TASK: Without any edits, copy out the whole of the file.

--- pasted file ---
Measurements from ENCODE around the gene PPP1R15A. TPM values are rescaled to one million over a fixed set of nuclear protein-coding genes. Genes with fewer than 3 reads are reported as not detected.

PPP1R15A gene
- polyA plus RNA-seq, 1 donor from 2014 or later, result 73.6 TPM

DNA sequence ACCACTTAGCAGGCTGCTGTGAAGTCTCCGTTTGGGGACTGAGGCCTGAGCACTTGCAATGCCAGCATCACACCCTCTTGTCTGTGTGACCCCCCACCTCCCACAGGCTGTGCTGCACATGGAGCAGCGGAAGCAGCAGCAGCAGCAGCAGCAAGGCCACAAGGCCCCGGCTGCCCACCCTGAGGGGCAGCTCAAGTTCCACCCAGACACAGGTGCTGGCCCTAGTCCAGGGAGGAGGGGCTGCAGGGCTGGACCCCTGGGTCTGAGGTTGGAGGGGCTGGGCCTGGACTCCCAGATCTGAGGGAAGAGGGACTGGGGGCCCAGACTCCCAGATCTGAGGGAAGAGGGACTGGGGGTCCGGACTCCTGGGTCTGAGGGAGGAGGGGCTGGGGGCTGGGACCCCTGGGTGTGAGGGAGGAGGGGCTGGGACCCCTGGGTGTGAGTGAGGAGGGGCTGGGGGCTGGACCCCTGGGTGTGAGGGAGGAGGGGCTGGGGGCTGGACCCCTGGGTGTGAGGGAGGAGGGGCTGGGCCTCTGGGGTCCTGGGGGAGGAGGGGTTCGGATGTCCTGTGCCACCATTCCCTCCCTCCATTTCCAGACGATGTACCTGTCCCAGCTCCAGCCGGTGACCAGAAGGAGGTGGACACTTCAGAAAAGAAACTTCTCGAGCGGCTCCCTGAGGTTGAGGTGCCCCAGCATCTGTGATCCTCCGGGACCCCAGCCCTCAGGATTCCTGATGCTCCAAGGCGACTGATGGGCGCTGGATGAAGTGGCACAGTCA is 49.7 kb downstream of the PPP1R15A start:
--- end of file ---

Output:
Measurements from ENCODE around the gene PPP1R15A. TPM values are rescaled to one million over a fixed set of nuclear protein-coding genes. Genes with fewer than 3 reads are reported as not detected.

PPP1R15A gene
- polyA plus RNA-seq, 1 donor from 2014 or later, result 73.6 TPM

DNA sequence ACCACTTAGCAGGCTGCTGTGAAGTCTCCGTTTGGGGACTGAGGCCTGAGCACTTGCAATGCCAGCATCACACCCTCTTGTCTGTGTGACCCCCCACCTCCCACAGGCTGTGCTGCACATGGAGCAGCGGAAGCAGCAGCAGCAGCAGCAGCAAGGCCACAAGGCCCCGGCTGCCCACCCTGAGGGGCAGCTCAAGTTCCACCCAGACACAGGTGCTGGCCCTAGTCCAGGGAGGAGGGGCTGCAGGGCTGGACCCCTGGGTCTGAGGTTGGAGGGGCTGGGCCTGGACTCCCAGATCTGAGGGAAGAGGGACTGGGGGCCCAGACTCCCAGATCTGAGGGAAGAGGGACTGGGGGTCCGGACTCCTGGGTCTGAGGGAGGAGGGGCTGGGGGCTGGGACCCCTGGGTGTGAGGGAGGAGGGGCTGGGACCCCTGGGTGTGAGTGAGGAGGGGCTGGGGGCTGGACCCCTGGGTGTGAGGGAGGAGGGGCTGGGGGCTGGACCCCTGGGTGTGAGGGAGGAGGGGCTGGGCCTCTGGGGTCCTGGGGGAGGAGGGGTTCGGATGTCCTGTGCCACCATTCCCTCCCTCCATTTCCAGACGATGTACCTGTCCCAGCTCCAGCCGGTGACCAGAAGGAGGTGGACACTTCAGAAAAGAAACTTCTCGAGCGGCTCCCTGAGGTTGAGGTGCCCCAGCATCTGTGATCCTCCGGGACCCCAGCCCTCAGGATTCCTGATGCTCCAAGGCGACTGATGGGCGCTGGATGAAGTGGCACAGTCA is 49.7 kb downstream of the PPP1R15A start: